photo shop. When you would try to straighten things, you would have the choice to like there were three choices, and it was always confusing. It was like extend canvas, crop canvas or there was another one and I don't remember. And thankfully, they just have done away with all of that and just have content aware. So if we don't turn content aware on and I click outside the crop, so normally we're used to clicking and dragging the crop around like that. But if we hover outside, you'll see that the cursor turns into double headed arrows. And now we can spin so we can rotate this and you'll notice that with content aware turned off as I rotate to straighten this, the crop is is coming in so that it's cropping off what we call the wedges. So by rotating it, we're getting these white wedges. And because content Aware is not turned on, photo shop is dealing with the wedges by cutting them out crime. So we are. We're losing some parts of the image that maybe we wouldn't have to otherwise. But it's not a big deal, so that's our choice. So we could just crop it and there we go or let's do it again. But this time I'm going to turn on content, aware and all clicking here and now. Now, when we do it, look what it does. It is not cutting out the wedge. It's leaving the wedge. So there's a wedge down here and a wedge up here and a little wedge on these corners to. So now we'll go ahead and accept that transformation, and it filled in the wedges. So that's another use of content aware. So by straightening it, we're and using content aware, we are keeping the same frame. Exactly when we turned off, content aware, the frame shrunk to cut the wedges out, but by turning it on, the frame stayed. And then it just filled in and it didn't really great job, I think. And maybe that's a little wonky up here if we really want to be technical about it. So we could maybe retouch that we could clone over this, however, we would decide to take care of it or just crop it out. But we have choices, which is really cool. Another thing you can dio if you don't wanna eyeball your own straightening technique. If we grab the crop tool, you'll notice that there is an option here for straighten, and there's little icon that's supposed to be a level kind of looks like a glowing battery or a suitcase or something. But it's, I think it's supposed to be a level. So if we click on that, the way that it works is we. It measures things in the image that should be either perfectly vertical or perfectly horizontal, but aren't so. What we do is we take this and I'm gonna click and drag along the crooked edge of the building and you'll notice it's measuring the angle. So it's showing their an angle of negative 5.2 degrees. And then when I let go, photo shops going to rotate to take that minus 5.2 degrees and make it zero. And then, um, you know, we're getting the same effect. We're getting the wedges and everything just the same, but we're not manually dragging it on. Then we would click OK, it's gonna fill in those wedges, and there we go. So that's how straightening is pretty simple. Okay, let's, um, look at here's the thing everyone wants to know about deleted pixels. So we'll close that and let's get the image for that. Okay, so here's an image. Let's say we want to crop this to an eight by 10 ratio. So that's the for my five. And I want it horizontal. Um, so when I'm looking at this, for whatever reason, I always like this image. I feel like I have a hard time cropping it just right because, like, I don't want to cut them off at the ankles because that's weird and creepy. But I don't want this in the background. I just want to keep just the water that's behind them. So there's two things that weaken Dio that could be helpful here. One is, I think I like to come in here and take the opacity of this, that outlying areas. And instead of having this 50% overlay, I want to make it 100%. So I can really see what the final crop will look like without having the rest of the image right there influencing me. So then I can see like OK, well, maybe a make maybe like this better now, so I I like that I like being able to turn off or increase the capacity, so I really just don't see the outside image. So maybe we will go with something like this. And then if I uncheck the delete cropped pixels So what that means is, then, once I crop it and I go about my business, I can move the image still around on my canvas because I basically cropped the canvas, but not the image. So it gives you that flexibility even after the fact to be like, Oh, wait, I actually don't like the way crop that and you can just you can either grab the move tool and move it around or if we go back and get the crop tool. Um, we see that the image is still all here. So however you want to approach that, like the basic rules of like when you're cropping what to cut off, like ankle like don't cut off like right at the ankle. Like, what are some of the areas of the body parts that you try not to cut off at the like? Are the big No, no. Yeah, great question. So you don't want to cut you don't cut it joints because it just looks Dexter esque like you just meat cleaver. So That's why when I when I say that I am watching out for their ankles down here, I wouldn't want to have the crop lake right at their ankles because just it's uncomfortable. So I'd want to crop higher up like mid calf. Um, still, like not maybe right at their knees or risk and elbows and necks are other areas you want to watch out for. So in that situation, you either want to back up and have ah, farther outcrop or cropping a little closer. And it's okay to crop, you know, like faces. Like when I'm shooting. I mean, that's in camera cropping is just that composition, right? So when I am shooting all those really tight close ups, I cut people's heads off all the time. And I will tell you that in the early days I would get the clients that would say, But you cut their head off and I'm like, Yeah, it's awesome, isn't it? Because I didn't crop among of here. That would be weird. It was like the top of their head or, you know, like the side of their face or whatever, and that's totally cool. I like a dramatic crop, but a dramatic crop is different than a like uncomfortable crop. And so the joints is kind of a generally accepted thing that we like. You just don't you don't do that. I mean, you can break the rules, that's all good. But know that you're doing that Another thing that can be helpful when you're deciding how to crop. And I think this can help you with your photography to is within the crop tool. So with the crop tool active, if we come up here and click this little meshi grid looking thing, you can choose the different overlays that will show up on your crops. So by default, the rule of thirds is on. So that's what these lines are here for. Um, maybe you notice that maybe you didn't, But these lines that appear are to help you compose a good crop. When I think I mean, I always try to compose in camera, so I'm usually not trying to crop my photos for composition. If if you're always cropping to clean up a composition, then you might want to take a look at what you could be doing different in camera to shoot it with a better composition in the first place. Okay, so that would be step one. Um, and I think the more you pay attention to win your cropping, then if you can take that mindset and apply it to when you're shooting, um, that would be useful. But anyway, you can maybe hone those skills here where you know, you you're not in the moment with the camera and a client that's waiting or tapping their field their heels on the kid is screaming and all that. But you can change the different tools that you have here to help you. You know, you can go with they golden ratio or a golden spiral, which is, you know, sort of nature's compositional tool. Um, but by default is on to the rule of thirds. So those are some things that could be helpful and and un checking delete cropped pixels. Although no, If you are cropping something because you plan to extend the canvas than separately, then you'd want to delete it, cause otherwise it will keep showing back up unless you want that. But that can screw up your math. Possibly, um, so anyway, good questions let me show you how you make a preset. Okay, First, I'll close this out. Let's go. And we're gonna open these four images, okay? And let's say that we are going to crop the Siris of four images. They all have different sizes and everything. And let's say we just want them to be the same as this image here, whatever this images we need to make the others match. So with the crop tool, we can actually choose an option here, which is front image. So that will load the width and height and resolution to this particular image right here. Okay, so we've got that loaded, so we don't need to crop this one, So we'll come over here and we'll crop this one. I am getting a I'll tell it to delete the pixels just because And we'll do this one. Whoa. And if you ever like, do crazy things like that, just press the escape key, and it will go back to something that you recognize. Ah, well, crop this. Okay, So now these are all gonna have the same crop. Same size. So you could maybe use those for web buttons or a web gallery or something. on def. If that's a size that you end up using a lot, you can add it to your presets so you can come over here and say new crop preset and we could call this like, I don't know. Maybe it's like a Vaio pick gallery image or something for your production that you might use a lot, so we click. OK, so now any time you get to an image and you want that specific size and stuff, you would just find it right here. So you click, the preset dropped down, and then it will be right there. And if you want to delete it, then you can also just click delete crop preset. So there is another tool in here called the Perspective Crop Tool, and there's a couple different ways that you can use it personally. I like to click and drag this mess so I'm clicking in like the four corners that follow the perspective of this wall. And once I click each of those points, then we see this nice mesh here, and you can change it after the fact. So you can, like, flatten it or flip it. You know you can do all kinds of crazy things, but I think this is about pretty good. So what I'm looking at in this image when I'm following it, is I'm following this vertical line that's here. And then I'm following this line. This that's in the cement or the whatever this wall, There's a line right here. So I'm following that too, so that the top of this mesh is parallel to this line. And then when you it's not always gonna be perfect, every image is different. But when we commit this, it attempts to flatten it and straighten it out. So interesting. Yeah. So take what you will with that, but that's the perspective crop tool.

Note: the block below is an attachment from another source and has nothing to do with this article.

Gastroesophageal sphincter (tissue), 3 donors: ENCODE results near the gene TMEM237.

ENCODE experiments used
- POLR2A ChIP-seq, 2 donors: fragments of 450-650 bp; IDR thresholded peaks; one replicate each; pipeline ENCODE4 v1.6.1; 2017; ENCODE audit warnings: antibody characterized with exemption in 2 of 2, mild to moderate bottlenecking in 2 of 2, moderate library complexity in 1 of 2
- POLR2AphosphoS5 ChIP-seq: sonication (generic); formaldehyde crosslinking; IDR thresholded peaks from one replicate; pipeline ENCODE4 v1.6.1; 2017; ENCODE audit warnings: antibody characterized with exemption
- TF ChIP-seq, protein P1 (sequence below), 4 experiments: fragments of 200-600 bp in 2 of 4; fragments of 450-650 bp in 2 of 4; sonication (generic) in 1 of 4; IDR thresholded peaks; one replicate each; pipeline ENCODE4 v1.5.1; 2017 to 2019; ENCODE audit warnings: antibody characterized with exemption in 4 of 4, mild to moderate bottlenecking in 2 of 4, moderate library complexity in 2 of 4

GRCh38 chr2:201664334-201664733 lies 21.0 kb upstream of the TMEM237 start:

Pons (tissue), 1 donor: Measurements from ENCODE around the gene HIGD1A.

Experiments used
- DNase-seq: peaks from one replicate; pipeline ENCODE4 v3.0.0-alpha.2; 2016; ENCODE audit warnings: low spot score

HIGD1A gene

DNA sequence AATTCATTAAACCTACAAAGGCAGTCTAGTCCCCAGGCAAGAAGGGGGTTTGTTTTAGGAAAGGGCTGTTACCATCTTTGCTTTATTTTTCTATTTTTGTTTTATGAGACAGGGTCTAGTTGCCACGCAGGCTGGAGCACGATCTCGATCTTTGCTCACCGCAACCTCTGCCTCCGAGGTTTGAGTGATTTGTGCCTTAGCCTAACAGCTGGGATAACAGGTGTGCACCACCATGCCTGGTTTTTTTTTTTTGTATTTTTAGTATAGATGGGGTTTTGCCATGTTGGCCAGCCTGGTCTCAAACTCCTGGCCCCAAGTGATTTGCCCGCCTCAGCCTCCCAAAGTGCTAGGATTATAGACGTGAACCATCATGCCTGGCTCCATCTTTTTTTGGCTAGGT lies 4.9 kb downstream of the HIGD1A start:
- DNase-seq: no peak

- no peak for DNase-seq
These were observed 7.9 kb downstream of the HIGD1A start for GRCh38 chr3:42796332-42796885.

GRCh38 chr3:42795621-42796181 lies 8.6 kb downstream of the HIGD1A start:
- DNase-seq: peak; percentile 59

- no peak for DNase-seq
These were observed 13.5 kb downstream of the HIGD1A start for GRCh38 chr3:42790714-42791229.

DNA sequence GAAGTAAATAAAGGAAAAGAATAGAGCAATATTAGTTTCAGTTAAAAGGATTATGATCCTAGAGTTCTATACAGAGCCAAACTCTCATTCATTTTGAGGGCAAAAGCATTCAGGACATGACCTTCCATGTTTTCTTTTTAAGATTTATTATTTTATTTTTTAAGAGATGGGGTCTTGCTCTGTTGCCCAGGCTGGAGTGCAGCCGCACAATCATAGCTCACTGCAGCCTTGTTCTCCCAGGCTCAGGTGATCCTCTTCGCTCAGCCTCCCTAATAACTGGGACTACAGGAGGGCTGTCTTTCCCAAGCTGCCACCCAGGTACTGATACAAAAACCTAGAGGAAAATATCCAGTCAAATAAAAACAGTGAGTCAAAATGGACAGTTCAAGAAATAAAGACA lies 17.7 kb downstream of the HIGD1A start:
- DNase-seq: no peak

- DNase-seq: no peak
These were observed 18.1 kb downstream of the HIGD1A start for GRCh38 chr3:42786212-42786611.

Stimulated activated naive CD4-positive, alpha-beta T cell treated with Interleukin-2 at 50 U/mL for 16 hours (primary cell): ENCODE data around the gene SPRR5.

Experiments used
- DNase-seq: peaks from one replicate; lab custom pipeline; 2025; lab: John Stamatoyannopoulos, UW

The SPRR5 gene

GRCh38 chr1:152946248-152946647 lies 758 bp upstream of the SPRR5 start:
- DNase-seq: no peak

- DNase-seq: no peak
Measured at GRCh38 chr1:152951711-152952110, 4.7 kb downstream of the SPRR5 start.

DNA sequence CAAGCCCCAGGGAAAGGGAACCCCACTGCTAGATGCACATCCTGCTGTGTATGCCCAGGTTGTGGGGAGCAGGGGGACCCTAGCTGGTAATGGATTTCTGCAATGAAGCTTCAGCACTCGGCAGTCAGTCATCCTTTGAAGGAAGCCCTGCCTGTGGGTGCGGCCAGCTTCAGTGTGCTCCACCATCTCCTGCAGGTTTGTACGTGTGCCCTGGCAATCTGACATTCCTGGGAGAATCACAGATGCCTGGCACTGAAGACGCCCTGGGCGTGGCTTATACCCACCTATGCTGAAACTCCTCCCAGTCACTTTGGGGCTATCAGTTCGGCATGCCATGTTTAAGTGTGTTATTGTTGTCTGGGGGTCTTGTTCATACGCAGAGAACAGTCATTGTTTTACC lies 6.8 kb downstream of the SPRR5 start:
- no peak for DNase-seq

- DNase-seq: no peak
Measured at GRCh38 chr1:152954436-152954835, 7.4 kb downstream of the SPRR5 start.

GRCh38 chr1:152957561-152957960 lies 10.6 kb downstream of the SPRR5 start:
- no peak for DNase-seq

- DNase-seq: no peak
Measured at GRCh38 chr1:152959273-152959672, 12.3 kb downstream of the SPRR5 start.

Class Description

What do you do if you have a horizontal image, but need a vertical one? Or maybe you have a photo that needs to be reworked into a square for Instagram®—without cropping. Khara Plicanic will show you how to avoid common pitfalls when wrangling and resizing your photos and show how to properly and professionally reformat your images.



Software Used: Adobe Photoshop CC 2017

Reviews

Lael
 

Something that seems so basic, but so important! Big help & tips on gallery wraps, ratio vs size cropping and when to specify resolution or when you need to delete those pixels! Super fun technique to 'crop to shape' great ideal for web & social media. I appreciate that Khara covered the change from 'old crop' panel (previous versions) to 'new crop' (more recent CC versions), every time the interface changes it hard to switch the brain over ;)

a Creativelive Student
 

I just bought this class based on the previous reviews. I am so glad that I did, as I learned some new tricks to do in Photoshop! Thank you Khara for sharing this great information!

Amy Vaughn
 

I didn't think I'd learn much in a class about cropping, but Khara went over a few things I didn't know. I'm a Photoshop dinosaur that hasn't been keeping up with all the changes to the tools that came along in the CC version, and turns out there are a few new goodies for cropping. She also had some good tips for gallery wraps.